Monday, June 15, 2009

The Times They Are A Changin’


When I was a kid I would wave good-bye to my mother after breakfast in the summer and run out the door. I'd ride my bike all over the place, return for lunch mid-day or call her from a friend's house to tell her I was eating lunch there, go exploring in the woods and return home in time for dinner. I rarely watched TV and I managed to keep myself occupied without a Wii or a DS. My, how times have changed.

I decided this weekend that I was going to require my children to play outside a couple hours a day, provided that the weather holds. I have work to do both in my home and writing deadlines so I must have some free time. It's either stick them in front of the TV for a few hours or force them to play outside. I choose the latter. Today was my first day testing this new requirement out. My kids have been outside for a total of 22 minutes and I have had to take disciplinary action 3 times with my son to keep him outside and once with my daughter. I've had to break up three fights and turn the hose on and off four times. I have gotten a staggering amount of work done. Staggering.

I decided, just minutes ago, to try another strategy out. I sent the two older kids and the dog out the door and I locked it. I locked them out. They are confined to a fenced-in suburban outdoor prison that contains such torturous devices as a swing set, a tree house, a waterslide, a sand and water table, and a never ending supply of flora and fauna to keep them occupied. Yep, just call me the warden. It seems to be working. For the first couple of minutes they both just stood right outside the door, turning the doorknob over and over in disbelief. Is it really locked?

Yes, yes it is.

I'm happy to report that, a mere 15 minutes later, they both knocked on the backdoor not to whine and ask me to come in but to show me a big bucket full of magnolia leaves they'd collected. I admired it from the other side of the door and encouraged them to collect as many as possible. I'm hoping that will keep them occupied for a long time. It's a really big tree.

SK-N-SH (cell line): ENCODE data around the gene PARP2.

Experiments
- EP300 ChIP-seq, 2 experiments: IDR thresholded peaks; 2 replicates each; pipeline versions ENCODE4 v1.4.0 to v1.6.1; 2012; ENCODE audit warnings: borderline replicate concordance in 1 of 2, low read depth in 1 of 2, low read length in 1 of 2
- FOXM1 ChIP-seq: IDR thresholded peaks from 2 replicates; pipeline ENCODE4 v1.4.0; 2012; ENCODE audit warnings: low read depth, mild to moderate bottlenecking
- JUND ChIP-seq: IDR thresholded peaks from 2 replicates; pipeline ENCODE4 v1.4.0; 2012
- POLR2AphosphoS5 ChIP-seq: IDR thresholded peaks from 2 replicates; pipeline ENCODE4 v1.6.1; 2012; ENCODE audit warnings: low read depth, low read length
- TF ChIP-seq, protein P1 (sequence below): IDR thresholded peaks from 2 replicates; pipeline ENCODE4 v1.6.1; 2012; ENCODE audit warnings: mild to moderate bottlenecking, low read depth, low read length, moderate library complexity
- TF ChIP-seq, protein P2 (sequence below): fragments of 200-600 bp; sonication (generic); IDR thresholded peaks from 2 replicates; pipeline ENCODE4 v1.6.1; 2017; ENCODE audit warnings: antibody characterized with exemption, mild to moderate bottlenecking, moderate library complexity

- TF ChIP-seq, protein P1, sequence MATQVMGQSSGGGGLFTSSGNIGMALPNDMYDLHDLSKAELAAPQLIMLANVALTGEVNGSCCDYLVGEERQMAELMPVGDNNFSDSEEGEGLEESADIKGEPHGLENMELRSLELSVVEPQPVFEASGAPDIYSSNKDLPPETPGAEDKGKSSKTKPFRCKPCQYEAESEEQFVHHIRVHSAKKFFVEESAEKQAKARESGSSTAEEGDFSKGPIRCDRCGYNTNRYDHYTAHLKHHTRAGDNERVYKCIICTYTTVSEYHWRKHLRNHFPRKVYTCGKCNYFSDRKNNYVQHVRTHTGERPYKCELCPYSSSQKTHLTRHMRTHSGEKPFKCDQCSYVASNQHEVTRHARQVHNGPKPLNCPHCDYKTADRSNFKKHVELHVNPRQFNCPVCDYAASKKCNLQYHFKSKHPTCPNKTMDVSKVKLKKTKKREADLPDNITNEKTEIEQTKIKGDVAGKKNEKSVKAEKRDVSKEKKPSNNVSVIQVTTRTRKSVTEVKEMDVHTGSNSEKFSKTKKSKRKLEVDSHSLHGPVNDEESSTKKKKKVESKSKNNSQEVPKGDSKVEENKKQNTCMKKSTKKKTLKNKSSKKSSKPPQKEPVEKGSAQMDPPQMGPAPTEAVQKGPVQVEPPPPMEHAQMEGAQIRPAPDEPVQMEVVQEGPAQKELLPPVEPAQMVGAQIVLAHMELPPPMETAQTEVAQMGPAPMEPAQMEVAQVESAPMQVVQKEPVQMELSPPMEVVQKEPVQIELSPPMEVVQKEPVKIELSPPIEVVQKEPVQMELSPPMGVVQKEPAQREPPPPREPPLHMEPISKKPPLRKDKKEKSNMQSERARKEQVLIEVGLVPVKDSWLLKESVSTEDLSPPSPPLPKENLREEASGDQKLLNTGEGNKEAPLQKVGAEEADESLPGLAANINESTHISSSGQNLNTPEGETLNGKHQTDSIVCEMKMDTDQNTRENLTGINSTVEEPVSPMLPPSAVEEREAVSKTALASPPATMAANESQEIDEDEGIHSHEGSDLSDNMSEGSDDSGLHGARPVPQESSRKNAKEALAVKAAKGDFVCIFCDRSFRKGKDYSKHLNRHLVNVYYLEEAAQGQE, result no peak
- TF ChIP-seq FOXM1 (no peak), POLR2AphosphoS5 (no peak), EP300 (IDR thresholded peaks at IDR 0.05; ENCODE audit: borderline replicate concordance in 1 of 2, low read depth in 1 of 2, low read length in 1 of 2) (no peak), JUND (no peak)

Wednesday, June 10, 2009

Sweet Nothings

Every morning, as we're getting ready to go to school, camp, the pool, etc…, I get Harper dressed for the day and strap her in her carseat. I leave her there while I get myself ready to head out the door. This process usually takes between 10-20 minutes. Harper has no problem with this as she is the most laid-back child on earth. When I'm finally ready to begin the painstaking process of getting all four of us in the car and strapped in, I herd the older two kids out the door and into the car with strict instructions: Kids. Focus. No dillydallying. Just get in your seats and buckle your belts. Get in seat. Buckle belt. Simple, right? No. Just ask any parent. No matter what I say, one or both of them is still not buckled by the time I return to the car, Harper's seat slung over my arm and ready to be clicked into her chair.

Why? Why? Why? Why can't they just focus on one task for the 10 seconds it takes to get strapped in? Have I failed them in some way? Are they both suffering from ADD? Why?

This is usually the streaming audio in my head during times such as these when, despite the fact that I'm on time and really don't need to hurry, I feel the intense urge to rush. Rush. Rush. Rush. Sometimes I think this is the plague of the modern mother. No matter where we are or what we're doing, we're in a hurry. It's a tragedy that our kids are paying for. We might as well go ahead and prescribe the anti-anxiety medication for them now.

In the midst of all of this self-inflicted stress, I notice a small white index card placed across Harper's legs that says, in red marker, "I Love You." There's one just about every morning, carefully placed in Harper's car seat along with her stuffed monkey. Its Truman's little love note to his sister. I see this and I tell myself: Breathe. Savor this moment. It's life at its best. And I remember that while my kids may be painfully slow at buckling their seatbelts, they are also overflowing with sweetness and light, humor and joy. How did I get so lucky?